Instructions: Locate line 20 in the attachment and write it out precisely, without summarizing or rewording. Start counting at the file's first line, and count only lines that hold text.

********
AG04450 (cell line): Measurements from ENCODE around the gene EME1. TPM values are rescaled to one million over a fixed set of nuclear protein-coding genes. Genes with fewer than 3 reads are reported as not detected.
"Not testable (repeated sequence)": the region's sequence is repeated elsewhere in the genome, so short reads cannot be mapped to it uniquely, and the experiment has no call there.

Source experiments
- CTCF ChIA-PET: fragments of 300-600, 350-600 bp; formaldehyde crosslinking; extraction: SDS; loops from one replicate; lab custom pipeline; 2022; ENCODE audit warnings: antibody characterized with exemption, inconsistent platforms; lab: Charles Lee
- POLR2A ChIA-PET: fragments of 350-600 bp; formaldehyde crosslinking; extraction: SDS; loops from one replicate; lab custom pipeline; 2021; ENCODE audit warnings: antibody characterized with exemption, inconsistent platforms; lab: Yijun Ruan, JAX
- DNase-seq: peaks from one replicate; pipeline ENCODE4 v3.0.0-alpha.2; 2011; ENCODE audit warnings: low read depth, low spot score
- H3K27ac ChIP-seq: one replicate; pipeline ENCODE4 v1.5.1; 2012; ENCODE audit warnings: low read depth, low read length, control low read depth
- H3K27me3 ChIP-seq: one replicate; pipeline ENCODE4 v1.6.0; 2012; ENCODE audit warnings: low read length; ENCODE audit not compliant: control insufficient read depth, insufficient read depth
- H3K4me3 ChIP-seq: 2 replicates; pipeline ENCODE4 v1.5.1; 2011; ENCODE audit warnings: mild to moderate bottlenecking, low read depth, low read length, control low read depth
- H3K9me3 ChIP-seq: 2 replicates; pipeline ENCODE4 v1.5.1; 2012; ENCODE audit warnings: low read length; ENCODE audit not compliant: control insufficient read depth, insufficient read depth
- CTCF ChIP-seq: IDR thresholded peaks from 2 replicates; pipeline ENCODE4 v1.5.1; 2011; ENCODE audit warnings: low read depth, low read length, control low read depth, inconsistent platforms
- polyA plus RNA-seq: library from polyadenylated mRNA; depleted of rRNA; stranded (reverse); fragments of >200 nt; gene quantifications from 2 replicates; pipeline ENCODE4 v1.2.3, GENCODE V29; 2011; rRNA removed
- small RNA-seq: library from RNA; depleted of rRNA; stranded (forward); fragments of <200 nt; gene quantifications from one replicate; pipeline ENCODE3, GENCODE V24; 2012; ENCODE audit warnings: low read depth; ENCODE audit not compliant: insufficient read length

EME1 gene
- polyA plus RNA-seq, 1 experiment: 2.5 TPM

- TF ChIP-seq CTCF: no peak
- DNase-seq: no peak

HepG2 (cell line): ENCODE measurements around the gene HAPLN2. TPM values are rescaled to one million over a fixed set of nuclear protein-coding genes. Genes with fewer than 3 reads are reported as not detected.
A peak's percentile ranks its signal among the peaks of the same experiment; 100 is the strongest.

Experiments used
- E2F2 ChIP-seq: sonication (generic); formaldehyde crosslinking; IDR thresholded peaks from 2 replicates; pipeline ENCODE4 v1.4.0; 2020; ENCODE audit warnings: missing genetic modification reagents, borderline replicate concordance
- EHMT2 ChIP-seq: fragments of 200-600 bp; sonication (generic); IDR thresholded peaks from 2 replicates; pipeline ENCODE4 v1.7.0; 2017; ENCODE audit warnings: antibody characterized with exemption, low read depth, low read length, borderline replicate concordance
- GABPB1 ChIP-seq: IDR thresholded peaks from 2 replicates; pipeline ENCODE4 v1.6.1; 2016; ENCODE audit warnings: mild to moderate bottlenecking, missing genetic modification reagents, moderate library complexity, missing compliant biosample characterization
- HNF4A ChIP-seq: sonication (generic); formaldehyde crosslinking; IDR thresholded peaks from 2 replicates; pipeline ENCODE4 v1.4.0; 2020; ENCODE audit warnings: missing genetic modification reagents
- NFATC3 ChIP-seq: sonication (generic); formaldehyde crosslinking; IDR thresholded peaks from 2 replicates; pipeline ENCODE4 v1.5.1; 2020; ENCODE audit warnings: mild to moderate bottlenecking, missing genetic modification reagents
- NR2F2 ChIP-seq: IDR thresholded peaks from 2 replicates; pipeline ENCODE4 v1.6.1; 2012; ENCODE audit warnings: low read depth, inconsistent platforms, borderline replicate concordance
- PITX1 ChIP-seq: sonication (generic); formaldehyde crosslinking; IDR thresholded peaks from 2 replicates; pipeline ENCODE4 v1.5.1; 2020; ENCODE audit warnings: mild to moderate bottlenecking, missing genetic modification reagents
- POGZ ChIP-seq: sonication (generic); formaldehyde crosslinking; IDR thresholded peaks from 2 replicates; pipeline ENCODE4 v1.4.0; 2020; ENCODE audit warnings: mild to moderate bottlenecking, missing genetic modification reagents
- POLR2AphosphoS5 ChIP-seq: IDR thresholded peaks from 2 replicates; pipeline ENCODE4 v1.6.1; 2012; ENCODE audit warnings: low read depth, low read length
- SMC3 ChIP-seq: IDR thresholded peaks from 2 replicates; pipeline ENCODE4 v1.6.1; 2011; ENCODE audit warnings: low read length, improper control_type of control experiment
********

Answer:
Experiments used